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Old 01-15-2009, 05:49 PM   #1
MBetz
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Dec 2008
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Hi Everyone,

I found this Shakespeare Stout extract recipe in an earlier thread. However, I'm a bit suspcious of it. Why use amber LME instead of Dark? In the past the Amber has not given me the color I was looking for.

Also, the rogue website says they use 135L-165L crystal malts. Could I use those as a substitue for the Special B?


High Gravity Brew had a Extract/Steep kit for "Thespian Stout", here's what it had:

Code:
Inspired by Rogue’s Shakespeare Stout
Starting Gravity = 1.064
Final Gravity = 1.014
IBU = 68
(5 gallons, extract with grains)
Ingredients (Included):
5.5 lb Muntons Amber LME
1.0 lb Muntons Amber DME
1.0 lb Briess 2-Row Pale Malt
0.5 lb Dingemans Special B
0.5 lb Muntons Chocolate Malt
0.25 lb Muntons Roasted Barley
0.5 lb Briess Flaked Oats
1 oz Cascade (Bittering 1st Addition)
1 oz Cascade (Bittering 2nd Addition)
1 oz Cascade (Flavoring)
1 oz Cascade (Finishing)
1 tsp. Irish moss
3/4 cup corn sugar to prime
Wyeast 1084 Irish Ale or WLP004 Irish Ale

 
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Old 01-15-2009, 06:00 PM   #2
brewt00l
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The Northern Brewer Homebrew Forum • View topic - Rogue Shakespeare Stout clone

And to convert that recipe to extract
Quote:
Originally Posted by Mashweasel
For you extract brewers substitute, 6# of pale LME and .5# Light Laaglander DME for the pale malt and oats.

 
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Old 01-15-2009, 06:55 PM   #3
Shawn Hargreaves
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That looks like an ok recipe to me. With just quarter of a pound of roast barley, it will be pretty subtle on the roasty flavors, but it does have a reasonable amount of chocolate to make up for that.

Yes, it would be reasonable to swap Special B for a very dark (100+) crystal.

Amber extract is usually a mixture of pale base malt with some proportion of medium crystal (40 or 60), plus occasionally some Munich malt. Dark extract, on the other hand, contains some amount of black malt. Trouble is, you don't generally know exactly what is in either of them or what the proportions are, which makes it hard to figure out how they will interact with your other specialty grains.

If you're worried about exactly predicting the color, I would actually go the other way: replace the amber extract with pale, then add 12 oz of crystal 60 to compensate. Then you can enter your ingredients in Beer Smith to see what color it predicts, and compare that against the typical range for the style you are making. If it is wrong, you can adjust the color of the crystal, or tweak your roast barley quantity, until you get the outcome you are looking for.

 
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Old 01-15-2009, 08:08 PM   #4
cercueil
 
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I have this kit sitting in my basement and I thought the same thing when I opened it. Hopefully I can brew it this weekend and let you know about the color..I did brew a porter in the past that looked a little lite. I suspect that after steeping the grains the pot should look completely black or at least close to it.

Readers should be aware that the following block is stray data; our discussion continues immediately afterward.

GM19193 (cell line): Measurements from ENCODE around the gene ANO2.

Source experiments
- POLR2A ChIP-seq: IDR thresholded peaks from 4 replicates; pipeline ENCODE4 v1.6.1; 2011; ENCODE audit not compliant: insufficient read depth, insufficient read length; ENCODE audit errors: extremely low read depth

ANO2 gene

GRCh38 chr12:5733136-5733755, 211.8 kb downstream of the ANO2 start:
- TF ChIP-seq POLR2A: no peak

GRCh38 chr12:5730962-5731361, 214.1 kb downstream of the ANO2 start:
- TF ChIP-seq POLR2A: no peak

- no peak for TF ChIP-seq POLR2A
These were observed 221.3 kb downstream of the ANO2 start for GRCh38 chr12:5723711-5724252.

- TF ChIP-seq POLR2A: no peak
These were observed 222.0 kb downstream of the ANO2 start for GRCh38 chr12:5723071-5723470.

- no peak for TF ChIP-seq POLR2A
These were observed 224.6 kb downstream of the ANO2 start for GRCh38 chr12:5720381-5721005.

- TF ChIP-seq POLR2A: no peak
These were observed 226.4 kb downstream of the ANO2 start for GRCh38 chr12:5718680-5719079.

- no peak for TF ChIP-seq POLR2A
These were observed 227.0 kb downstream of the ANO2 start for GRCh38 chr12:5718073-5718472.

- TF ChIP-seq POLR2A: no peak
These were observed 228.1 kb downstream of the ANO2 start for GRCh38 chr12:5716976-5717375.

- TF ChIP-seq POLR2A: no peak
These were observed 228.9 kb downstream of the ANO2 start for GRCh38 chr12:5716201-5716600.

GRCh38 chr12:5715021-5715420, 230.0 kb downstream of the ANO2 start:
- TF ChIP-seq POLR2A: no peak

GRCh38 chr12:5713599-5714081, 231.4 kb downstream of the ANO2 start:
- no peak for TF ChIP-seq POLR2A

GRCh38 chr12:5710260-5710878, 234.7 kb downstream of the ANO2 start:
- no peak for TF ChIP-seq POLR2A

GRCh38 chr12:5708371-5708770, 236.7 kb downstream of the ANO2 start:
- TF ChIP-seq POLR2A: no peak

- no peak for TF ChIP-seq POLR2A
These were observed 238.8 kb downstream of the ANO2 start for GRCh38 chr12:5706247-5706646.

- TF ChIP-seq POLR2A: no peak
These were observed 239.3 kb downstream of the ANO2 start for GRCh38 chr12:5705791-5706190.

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Old 01-15-2009, 08:35 PM   #5
Brandon O
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yes, it will be completely black.

I use only 4oz of chocolate malt in my black cider and it is completely black.

 
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Old 01-15-2009, 09:40 PM   #6
MBetz
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Dec 2008
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I just brewed a porter using 8 oz of chocolate malt and 4 oz of Patent Black Malt and its only a very dark amber color. Maybe I did something wrong.

 
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Old 01-16-2009, 11:29 AM   #7
SPLASTiK
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Straight from John Maier:

Shakespeare Stout
66.2% 2 row
10.5% C120 Great Western
10.5% Baird chocolate
9.7% Regular Rolled Oats
2.9% Baird Roasted Barley
Mash at 148

Interesting the difference from the Rogue Website though.

Hops are all cascade, IBU's 69 O.G. 1.060
Whirlpool hops are half the amount of the boiling hops, you can hop twice in the boil or just once at the start.


 
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Old 01-16-2009, 07:52 PM   #8
cercueil
 
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The instructions call for a 90 minute boil. Does anyone know what the advantage of this is versus a 60 minute boil? Is it to get more bitterness out of the hops? It doesn't have a ton of malt in it so maybe is it to counter act the dark specialty grains? I have no idea.

 
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Old 01-16-2009, 07:53 PM   #9
DeathBrewer
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i've never got a black beer from using 4 ounces of chocolate malt...even when i used the darker british stuff. i don't see how that's possible.
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Old 01-16-2009, 07:55 PM   #10
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Quote:
Originally Posted by cercueil View Post
The instructions call for a 90 minute boil. Does anyone know what the advantage of this is versus a 60 minute boil? Is it to get more bitterness out of the hops? It doesn't have a ton of malt in it so maybe is it to counter act the dark specialty grains? I have no idea.
you can do a 90 minute boil for hops utilization or to boil off DMS from pilsner malt or other grains.

i don't see why it would be necessary in this recipe.
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